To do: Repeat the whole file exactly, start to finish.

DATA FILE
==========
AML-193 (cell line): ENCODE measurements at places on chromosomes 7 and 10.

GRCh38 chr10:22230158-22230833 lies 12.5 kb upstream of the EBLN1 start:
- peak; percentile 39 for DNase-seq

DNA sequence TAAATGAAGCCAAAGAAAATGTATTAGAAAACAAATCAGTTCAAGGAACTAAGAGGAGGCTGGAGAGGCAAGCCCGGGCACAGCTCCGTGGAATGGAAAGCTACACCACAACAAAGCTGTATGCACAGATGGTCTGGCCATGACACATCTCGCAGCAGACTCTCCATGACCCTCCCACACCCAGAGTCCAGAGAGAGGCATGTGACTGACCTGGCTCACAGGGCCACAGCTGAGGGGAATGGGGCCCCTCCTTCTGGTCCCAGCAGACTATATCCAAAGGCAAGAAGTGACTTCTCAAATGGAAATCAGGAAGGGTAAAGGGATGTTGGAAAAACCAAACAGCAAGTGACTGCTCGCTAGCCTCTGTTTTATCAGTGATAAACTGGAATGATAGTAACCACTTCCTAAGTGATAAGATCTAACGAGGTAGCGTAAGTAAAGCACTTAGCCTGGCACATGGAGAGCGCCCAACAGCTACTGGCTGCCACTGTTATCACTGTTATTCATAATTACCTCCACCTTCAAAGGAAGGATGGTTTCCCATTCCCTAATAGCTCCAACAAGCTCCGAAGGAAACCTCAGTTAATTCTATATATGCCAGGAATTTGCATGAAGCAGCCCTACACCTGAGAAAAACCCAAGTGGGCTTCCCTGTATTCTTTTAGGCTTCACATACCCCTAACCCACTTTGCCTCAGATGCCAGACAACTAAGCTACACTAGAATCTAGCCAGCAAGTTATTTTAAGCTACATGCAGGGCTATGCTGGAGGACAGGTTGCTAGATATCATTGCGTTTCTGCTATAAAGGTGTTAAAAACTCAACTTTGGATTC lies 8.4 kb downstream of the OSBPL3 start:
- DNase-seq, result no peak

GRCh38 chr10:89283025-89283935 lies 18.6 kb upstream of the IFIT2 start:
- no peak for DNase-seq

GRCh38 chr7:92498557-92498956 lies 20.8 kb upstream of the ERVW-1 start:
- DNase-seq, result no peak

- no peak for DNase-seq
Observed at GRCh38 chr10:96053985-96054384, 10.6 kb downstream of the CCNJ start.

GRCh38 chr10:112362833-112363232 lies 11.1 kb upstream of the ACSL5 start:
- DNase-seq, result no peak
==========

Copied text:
AML-193 (cell line): ENCODE measurements at places on chromosomes 7 and 10.

GRCh38 chr10:22230158-22230833 lies 12.5 kb upstream of the EBLN1 start:
- peak; percentile 39 for DNase-seq

DNA sequence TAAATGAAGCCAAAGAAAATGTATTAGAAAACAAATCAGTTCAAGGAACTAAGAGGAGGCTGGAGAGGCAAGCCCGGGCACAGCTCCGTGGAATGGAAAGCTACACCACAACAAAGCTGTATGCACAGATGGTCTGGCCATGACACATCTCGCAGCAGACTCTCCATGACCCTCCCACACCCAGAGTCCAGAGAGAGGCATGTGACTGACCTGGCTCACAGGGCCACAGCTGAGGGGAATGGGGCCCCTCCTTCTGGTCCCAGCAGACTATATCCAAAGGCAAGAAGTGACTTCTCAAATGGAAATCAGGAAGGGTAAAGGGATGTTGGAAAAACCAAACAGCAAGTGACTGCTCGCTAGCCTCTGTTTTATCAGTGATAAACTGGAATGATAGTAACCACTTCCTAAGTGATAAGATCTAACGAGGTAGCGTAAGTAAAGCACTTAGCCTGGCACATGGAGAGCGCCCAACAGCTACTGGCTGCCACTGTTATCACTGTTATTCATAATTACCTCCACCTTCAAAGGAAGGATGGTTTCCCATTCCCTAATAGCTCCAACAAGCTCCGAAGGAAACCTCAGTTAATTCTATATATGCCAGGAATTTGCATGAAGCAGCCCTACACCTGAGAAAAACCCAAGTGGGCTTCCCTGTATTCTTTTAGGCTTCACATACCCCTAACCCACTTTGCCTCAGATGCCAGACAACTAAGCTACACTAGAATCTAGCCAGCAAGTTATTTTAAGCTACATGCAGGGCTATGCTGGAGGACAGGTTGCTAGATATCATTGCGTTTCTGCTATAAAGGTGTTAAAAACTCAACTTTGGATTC lies 8.4 kb downstream of the OSBPL3 start:
- DNase-seq, result no peak

GRCh38 chr10:89283025-89283935 lies 18.6 kb upstream of the IFIT2 start:
- no peak for DNase-seq

GRCh38 chr7:92498557-92498956 lies 20.8 kb upstream of the ERVW-1 start:
- DNase-seq, result no peak

- no peak for DNase-seq
Observed at GRCh38 chr10:96053985-96054384, 10.6 kb downstream of the CCNJ start.

GRCh38 chr10:112362833-112363232 lies 11.1 kb upstream of the ACSL5 start:
- DNase-seq, result no peak